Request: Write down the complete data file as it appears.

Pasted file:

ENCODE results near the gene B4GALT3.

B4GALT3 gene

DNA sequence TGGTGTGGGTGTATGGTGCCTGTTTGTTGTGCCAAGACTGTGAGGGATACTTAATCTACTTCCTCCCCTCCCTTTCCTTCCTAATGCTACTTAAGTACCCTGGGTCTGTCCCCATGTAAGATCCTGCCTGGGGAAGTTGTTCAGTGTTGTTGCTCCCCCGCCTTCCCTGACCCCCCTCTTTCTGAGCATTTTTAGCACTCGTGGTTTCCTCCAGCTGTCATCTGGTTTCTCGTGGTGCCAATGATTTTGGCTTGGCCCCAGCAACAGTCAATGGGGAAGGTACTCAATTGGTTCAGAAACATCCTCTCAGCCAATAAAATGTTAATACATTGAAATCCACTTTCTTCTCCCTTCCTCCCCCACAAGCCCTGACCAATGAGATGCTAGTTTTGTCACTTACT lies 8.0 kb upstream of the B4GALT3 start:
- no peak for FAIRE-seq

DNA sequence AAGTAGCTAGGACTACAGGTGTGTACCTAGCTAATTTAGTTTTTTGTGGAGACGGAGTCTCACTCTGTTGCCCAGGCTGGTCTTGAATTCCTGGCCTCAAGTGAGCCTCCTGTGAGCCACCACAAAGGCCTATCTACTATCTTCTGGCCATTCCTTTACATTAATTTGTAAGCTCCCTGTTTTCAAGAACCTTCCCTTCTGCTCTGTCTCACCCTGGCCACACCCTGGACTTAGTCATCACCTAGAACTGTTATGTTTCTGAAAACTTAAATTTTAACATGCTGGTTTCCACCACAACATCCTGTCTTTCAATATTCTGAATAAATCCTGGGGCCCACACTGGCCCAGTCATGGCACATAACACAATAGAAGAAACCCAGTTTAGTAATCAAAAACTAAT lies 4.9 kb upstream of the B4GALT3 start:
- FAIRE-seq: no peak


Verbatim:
ENCODE results near the gene B4GALT3.

B4GALT3 gene

DNA sequence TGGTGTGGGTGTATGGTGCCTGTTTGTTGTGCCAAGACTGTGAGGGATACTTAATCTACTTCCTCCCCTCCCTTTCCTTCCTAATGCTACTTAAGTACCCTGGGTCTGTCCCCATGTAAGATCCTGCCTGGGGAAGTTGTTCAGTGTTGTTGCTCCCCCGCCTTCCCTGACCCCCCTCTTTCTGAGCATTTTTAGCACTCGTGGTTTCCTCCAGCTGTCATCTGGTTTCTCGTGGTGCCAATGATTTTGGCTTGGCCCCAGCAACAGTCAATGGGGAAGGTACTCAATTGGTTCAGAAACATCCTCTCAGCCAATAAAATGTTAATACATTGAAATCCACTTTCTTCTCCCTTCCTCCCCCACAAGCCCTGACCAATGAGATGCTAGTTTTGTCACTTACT lies 8.0 kb upstream of the B4GALT3 start:
- no peak for FAIRE-seq

DNA sequence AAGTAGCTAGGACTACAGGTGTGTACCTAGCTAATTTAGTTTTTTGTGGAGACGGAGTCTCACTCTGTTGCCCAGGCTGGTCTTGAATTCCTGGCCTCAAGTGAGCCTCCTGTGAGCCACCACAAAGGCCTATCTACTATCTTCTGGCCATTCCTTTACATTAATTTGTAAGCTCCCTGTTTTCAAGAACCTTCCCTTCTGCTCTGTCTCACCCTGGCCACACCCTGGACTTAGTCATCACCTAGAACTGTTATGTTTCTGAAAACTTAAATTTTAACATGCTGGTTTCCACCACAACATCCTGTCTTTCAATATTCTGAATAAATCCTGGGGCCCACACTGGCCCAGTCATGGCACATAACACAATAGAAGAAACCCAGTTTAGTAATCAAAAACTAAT lies 4.9 kb upstream of the B4GALT3 start:
- FAIRE-seq: no peak